Cactus spine shapes determine how they stab victims

Tests in hunks of meat revealed that some spines simply poke, while others hitch a ride

cactus spine poking a finger

THE SPINE WHO LOVED ME  Scientists are working to understand how cactus spines, like those from this brittle prickly-pear cactus (Opuntia fragilis), puncture their victims so easily.

John Trager

Scientists have unraveled some of the mechanical mysteries behind the pokes and prods of cacti.

Like porcupine quills, the barbed spines of some cactus species easily puncture their prey but are difficult to remove. Smooth spines, however, puncture flesh easily and are removed just as readily, researchers report in the Nov. 21 Proceedings of the Royal Society B.

That variation is probably reflective of plants’ different ecological needs, says study coauthor Philip Anderson, an evolutionary biomechanist at the University of Illinois at Urbana-Champaign.

The team tested the spine strength of six different cactus species by thrusting the spines into different substances, from synthetic polymers to butcher meats. The researchers measured the force and pressure it took to poke into the substances, and the difficulty in removing the spiky structures.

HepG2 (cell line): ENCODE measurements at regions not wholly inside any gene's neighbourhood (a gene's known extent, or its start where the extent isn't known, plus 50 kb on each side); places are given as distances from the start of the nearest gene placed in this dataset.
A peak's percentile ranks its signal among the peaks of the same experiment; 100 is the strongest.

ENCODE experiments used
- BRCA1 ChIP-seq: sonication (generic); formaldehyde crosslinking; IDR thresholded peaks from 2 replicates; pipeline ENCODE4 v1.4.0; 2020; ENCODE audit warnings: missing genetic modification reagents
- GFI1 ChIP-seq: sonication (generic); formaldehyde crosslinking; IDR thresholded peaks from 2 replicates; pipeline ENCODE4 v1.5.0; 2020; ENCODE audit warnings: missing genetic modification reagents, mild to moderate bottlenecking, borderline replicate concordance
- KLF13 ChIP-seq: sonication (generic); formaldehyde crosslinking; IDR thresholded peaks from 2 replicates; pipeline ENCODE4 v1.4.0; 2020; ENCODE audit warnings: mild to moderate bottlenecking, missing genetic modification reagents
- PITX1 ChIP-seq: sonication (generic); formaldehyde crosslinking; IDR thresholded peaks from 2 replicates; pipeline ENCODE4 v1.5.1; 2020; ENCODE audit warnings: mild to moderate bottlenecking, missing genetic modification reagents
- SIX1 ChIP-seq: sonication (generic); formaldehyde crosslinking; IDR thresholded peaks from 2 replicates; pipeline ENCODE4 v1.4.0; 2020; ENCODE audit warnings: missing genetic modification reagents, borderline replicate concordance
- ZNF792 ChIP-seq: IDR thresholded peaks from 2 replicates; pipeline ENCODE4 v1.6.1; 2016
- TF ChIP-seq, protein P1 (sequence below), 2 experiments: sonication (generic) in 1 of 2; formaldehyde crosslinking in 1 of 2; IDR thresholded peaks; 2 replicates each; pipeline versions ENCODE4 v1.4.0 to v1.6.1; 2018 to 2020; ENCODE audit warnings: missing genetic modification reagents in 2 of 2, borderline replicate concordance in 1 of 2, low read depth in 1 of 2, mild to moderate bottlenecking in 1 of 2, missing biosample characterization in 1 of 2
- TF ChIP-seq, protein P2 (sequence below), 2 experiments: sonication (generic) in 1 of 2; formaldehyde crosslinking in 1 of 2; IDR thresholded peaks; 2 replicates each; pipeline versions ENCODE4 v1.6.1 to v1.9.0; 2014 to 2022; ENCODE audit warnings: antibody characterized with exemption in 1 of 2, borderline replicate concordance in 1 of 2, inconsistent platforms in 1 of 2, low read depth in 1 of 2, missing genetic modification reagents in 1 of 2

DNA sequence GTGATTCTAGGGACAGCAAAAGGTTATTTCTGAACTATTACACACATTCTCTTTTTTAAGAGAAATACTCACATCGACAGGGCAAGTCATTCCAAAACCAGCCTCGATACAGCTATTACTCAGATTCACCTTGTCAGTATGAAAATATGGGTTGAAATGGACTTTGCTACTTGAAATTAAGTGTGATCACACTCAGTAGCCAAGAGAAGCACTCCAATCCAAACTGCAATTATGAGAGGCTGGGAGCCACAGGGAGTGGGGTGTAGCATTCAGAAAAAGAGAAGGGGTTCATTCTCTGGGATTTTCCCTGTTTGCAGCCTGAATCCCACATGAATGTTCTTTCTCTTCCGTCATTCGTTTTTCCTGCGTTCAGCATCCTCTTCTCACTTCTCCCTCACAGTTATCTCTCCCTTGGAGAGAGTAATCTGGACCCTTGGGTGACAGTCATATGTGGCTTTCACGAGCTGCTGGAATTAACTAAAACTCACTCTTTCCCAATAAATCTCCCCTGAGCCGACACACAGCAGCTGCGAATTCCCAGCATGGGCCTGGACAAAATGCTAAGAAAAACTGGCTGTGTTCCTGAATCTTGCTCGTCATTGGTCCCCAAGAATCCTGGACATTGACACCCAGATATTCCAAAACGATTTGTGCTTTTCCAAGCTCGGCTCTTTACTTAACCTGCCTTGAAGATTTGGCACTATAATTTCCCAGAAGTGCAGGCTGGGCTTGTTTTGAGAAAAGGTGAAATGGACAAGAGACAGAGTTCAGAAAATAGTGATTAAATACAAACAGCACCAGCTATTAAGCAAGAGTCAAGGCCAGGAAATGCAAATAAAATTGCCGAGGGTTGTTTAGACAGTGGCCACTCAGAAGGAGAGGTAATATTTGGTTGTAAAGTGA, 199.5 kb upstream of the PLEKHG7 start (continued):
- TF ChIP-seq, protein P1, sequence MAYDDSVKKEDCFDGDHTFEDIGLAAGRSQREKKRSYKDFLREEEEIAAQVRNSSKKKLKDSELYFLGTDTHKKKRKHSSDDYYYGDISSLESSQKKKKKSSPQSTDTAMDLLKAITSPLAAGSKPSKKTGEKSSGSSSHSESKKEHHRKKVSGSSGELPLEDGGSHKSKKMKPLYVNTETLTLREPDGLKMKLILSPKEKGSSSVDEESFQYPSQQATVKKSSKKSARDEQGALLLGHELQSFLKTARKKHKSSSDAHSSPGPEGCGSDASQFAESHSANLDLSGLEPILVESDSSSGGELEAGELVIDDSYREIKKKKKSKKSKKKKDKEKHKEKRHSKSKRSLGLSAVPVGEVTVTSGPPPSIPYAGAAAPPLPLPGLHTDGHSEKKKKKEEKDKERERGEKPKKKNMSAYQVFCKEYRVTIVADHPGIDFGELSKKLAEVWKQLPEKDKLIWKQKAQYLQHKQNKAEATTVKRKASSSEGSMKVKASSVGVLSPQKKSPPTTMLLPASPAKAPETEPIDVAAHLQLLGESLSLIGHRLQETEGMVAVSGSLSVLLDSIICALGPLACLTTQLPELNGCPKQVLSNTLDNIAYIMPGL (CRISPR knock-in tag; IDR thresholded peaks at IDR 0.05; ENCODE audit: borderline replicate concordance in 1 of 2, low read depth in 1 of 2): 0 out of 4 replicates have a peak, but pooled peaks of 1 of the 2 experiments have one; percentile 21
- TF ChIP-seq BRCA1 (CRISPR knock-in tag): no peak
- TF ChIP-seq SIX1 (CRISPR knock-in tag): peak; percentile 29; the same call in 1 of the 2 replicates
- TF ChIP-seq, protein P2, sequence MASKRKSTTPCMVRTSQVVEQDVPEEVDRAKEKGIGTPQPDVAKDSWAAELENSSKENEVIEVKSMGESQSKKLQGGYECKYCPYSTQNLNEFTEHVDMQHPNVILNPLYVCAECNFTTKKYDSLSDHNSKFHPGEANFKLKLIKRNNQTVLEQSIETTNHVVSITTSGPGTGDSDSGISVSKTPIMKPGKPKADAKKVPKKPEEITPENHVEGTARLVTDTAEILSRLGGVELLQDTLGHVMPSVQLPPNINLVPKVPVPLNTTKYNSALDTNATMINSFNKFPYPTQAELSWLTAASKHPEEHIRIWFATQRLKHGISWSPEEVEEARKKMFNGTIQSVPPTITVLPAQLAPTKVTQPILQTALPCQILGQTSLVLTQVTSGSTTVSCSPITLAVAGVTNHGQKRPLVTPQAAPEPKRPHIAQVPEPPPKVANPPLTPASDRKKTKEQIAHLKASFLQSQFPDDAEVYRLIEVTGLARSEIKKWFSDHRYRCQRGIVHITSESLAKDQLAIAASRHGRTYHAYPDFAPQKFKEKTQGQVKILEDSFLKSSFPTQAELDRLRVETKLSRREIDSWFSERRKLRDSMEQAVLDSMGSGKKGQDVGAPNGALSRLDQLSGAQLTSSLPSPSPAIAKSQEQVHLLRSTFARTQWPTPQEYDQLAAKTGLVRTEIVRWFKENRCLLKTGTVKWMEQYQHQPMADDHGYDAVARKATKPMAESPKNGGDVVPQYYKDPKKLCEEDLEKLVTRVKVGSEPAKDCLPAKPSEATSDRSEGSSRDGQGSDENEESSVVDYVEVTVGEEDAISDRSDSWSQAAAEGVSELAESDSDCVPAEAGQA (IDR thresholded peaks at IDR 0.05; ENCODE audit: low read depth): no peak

Spines of Opuntia polyacantha and Cylindropuntia fulgida, for instance, are covered in microscopic barbs that make the spines easy to insert but difficult to remove from a pork shoulder and skinless chicken breast, becoming tangled in the fibrous tissues during experiments. Barbed C. fulgida spines can get so deeply embedded that, as their target pulls away, it tears off chunks of cactus that can be dropped to grow again at other locations.

jumping cholla cactus and meat being poked
SUPER STRENGTH Spines of the jumping cholla cactus (left) are known for hitching a ride on unsuspecting victims that brush up against the plant. Scientists have now shown how the spines can remain trapped in the flesh of a victim, using a half-pound hunk of meat (right) and other butcher cuts. L. Brian Stauffer
But smooth spines, such as those from Echinocactus grusonii , had a tough time implanting themselves in the polymers, and easily slid in and out of the chicken and pork samples. This finding suggests that these spines’ function is defensive, aimed at warding animals away from the plant, the researchers say.

Cacti have “a really cool diversity of spine morphologies that likely first evolved as herbivore deterrents,” says study coauthor Stephanie Crofts, also an evolutionary biomechanist at the University of Illinois at Urbana-Champaign. But the spines have since been “co-opted for a crazy number of secondary uses,” she says, noting some can even draw water from fog or aid in regulating the plants’ temperature.

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